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Joint Publication on Reflections and Distortions - The Electoral Impact of Social Media in Europe

Joint publication of the European Network of Political Foundations and the Centre of International & European Political Economy & Governance on Reflections and Distortions – The Electoral Impact of Social Media in Europe.

To analyse politics in our time, one must take into consideration the advancements in information technology, artificial intelligence – the terms and conditions that shape the digital public sphere. In the last two decades, social media has contributed to a remodeling of the citizens’ relation to politics. It has created a shift in the way political content is disseminated, which consequently affects the political function itself, and citizens’ understanding of political actors. It is therefore not just a matter of political communication, but also of political substance. The quantification of this effect is multidimensional, so its definition becomes elusive. Moreover, even though there is too much data available, no analysis of the phenomenon is sufficiently profound, given that the relevant technology advances at dizzying speeds.

Beyond public perception and despite the accompanying digital buzz, what is the tangible impact of social media on elections, and to what extent can it be quantified? What is social media’s overall political footprint? Are social media platforms capable of shaping an election result or are they just another means of political communication, voter mobilisation and fundraising—a digital community of commentary and criticism, or a medium for political relief? Can their evaluation serve as a predictor of election outcomes?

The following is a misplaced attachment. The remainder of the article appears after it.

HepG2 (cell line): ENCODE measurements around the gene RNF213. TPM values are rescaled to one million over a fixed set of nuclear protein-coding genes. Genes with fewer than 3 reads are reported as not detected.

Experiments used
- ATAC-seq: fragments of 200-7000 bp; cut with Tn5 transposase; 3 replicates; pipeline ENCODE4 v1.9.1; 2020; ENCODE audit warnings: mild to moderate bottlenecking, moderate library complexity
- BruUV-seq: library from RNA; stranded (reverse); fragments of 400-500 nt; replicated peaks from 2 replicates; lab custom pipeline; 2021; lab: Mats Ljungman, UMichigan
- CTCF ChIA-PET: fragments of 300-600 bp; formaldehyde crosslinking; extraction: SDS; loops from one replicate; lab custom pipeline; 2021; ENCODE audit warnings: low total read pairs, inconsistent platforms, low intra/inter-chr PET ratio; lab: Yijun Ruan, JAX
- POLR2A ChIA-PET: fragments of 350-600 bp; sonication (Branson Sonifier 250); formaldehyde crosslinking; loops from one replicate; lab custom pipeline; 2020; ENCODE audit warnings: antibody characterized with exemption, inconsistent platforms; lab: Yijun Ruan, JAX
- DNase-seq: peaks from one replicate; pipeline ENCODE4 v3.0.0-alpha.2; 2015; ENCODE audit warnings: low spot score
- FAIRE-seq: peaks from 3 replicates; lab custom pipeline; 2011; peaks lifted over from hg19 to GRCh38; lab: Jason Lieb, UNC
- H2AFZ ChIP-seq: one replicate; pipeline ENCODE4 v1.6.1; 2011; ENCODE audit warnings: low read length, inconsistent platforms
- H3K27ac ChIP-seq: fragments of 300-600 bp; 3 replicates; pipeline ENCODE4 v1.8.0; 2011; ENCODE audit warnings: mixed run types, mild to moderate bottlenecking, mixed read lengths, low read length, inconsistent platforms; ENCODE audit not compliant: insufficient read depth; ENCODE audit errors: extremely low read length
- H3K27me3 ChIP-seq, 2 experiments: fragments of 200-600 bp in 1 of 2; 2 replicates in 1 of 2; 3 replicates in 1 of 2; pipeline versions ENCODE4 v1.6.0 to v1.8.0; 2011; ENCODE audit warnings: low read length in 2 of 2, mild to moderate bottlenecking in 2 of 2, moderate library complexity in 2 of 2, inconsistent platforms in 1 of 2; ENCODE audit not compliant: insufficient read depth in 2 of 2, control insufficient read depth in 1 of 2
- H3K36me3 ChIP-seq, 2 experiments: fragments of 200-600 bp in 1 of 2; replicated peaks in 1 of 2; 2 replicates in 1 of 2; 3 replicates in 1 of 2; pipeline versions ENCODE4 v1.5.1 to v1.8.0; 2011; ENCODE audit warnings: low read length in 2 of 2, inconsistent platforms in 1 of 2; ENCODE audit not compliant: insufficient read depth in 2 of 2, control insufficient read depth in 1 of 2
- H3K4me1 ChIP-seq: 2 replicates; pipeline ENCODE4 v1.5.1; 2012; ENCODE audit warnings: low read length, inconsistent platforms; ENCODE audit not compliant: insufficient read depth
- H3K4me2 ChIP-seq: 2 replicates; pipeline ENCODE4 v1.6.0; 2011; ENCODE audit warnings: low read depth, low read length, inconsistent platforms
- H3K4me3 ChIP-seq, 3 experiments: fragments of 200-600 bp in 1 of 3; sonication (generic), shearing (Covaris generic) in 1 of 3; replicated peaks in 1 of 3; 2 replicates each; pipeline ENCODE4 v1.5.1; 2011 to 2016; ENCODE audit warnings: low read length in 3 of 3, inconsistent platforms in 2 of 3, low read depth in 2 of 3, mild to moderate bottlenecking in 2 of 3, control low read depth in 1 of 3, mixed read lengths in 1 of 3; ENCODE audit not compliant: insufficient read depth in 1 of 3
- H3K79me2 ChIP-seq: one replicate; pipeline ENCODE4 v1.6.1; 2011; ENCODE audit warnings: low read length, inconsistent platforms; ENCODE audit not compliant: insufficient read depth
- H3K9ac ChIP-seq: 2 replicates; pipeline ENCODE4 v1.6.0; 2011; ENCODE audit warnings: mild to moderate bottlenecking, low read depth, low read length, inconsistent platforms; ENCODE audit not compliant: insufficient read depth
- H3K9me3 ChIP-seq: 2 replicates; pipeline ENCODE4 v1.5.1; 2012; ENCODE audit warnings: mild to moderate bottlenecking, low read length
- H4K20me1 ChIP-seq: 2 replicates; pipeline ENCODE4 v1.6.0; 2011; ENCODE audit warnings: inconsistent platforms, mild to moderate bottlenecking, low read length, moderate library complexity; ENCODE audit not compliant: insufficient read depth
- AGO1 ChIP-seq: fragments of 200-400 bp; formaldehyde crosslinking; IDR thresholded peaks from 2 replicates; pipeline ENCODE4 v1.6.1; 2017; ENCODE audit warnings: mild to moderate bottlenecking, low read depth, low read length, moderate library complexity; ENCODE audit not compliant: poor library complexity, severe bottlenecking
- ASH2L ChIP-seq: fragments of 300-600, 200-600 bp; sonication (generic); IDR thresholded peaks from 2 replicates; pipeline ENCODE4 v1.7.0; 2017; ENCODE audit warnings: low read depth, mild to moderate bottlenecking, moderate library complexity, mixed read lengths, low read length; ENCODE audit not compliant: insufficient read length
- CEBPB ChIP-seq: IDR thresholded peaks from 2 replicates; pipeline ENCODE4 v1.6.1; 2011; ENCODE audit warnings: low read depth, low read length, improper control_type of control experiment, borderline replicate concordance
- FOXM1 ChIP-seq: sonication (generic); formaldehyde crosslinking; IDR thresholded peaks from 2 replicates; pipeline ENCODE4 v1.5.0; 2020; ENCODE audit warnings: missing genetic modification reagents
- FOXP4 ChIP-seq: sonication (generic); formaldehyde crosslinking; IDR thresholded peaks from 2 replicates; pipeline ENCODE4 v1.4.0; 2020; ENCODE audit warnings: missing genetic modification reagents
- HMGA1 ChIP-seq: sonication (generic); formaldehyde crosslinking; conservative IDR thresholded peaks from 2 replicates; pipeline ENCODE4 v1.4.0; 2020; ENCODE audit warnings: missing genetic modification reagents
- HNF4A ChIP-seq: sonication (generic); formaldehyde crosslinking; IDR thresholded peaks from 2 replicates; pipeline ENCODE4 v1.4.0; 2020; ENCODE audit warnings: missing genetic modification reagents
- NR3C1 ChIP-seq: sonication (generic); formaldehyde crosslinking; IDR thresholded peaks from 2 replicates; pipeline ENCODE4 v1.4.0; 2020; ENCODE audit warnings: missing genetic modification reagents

The present paper attempts to provide answers to these questions and it was published by the European Network of Political Foundations (ENoP) and the Centre for International & European Political Economy & Governance (CIEPEG) at the University of Peloponnese (Department of Political Science and International Relations), as part of the online research program elecionset.org set by the CIEPEG.

The publication aims to present new research data that will contribute to the emergence of new dimensions, to the analysis and evaluation of the phenomenon —both academically and politically— while also serving as a record of the relevant public debate in Europe

ENoP joint statement on NDICI October 2020
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ENoP joint statement on NDICI October 2020

In view of the next round of negotiations between the EU institutions on the Multiannual Financial Framework 2021-2027, ENoP together with 7 civil society organisations and networks, have signed a joint statement, calling on EU Member States and the European Parliament to reverse cuts to the NDICI and to reinforce the humanitarian aid budget in the EU budget talks. 
 

The undersigned organisations and networks call on EU Member States and the European Parliament to:

  • Reverse the cuts to the NDICI by bringing it back to the EC’s 2018 proposal of €78.994 billion in 2018 prices;
  • Reinforce the humanitarian aid budget;  
  • Increase substantially the funding for the thematic and rapid response actions pillars of the NDICI by reducing the allocation to the “emerging challenges and priorities cushion”. More specifically, the thematic pillar should be  increased to at least 11.49% of the NDICI budget, while the rapid response pillar should be increased to at least 3.76% of the NDICI budget.
 
The statement is undersigned by: